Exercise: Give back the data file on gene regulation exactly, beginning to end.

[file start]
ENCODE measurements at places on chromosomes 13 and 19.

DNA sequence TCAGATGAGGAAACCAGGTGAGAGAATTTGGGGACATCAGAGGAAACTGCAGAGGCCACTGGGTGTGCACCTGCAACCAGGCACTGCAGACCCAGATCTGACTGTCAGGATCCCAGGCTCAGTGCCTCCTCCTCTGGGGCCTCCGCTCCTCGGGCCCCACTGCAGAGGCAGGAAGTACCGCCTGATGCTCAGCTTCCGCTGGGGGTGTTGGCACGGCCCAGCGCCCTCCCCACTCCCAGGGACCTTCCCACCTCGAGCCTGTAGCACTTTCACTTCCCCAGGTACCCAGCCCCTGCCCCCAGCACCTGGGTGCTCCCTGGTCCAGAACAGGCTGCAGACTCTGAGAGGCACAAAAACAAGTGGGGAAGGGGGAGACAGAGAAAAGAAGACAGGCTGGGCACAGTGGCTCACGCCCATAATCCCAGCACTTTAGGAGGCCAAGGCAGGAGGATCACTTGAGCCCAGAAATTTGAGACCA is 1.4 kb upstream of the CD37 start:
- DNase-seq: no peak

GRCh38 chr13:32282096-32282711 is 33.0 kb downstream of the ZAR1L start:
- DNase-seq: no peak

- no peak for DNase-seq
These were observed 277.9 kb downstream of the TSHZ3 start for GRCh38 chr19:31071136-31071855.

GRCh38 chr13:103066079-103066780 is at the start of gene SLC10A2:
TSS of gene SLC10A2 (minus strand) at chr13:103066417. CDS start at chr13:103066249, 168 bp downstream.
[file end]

ENCODE measurements at places on chromosomes 13 and 19.

DNA sequence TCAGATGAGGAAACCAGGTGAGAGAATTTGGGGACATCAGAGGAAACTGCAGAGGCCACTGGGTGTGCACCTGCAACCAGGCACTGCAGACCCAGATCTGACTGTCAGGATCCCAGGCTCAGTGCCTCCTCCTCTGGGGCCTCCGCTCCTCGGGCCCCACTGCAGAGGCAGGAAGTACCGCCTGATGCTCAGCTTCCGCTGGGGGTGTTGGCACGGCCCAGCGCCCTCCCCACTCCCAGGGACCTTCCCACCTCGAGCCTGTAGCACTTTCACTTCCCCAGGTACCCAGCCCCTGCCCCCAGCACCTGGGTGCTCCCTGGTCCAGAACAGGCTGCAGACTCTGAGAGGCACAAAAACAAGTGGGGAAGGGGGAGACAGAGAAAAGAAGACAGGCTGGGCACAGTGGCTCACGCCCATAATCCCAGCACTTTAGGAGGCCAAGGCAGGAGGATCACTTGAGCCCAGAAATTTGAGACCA is 1.4 kb upstream of the CD37 start:
- DNase-seq: no peak

GRCh38 chr13:32282096-32282711 is 33.0 kb downstream of the ZAR1L start:
- DNase-seq: no peak

- no peak for DNase-seq
These were observed 277.9 kb downstream of the TSHZ3 start for GRCh38 chr19:31071136-31071855.

GRCh38 chr13:103066079-103066780 is at the start of gene SLC10A2:
TSS of gene SLC10A2 (minus strand) at chr13:103066417. CDS start at chr13:103066249, 168 bp downstream.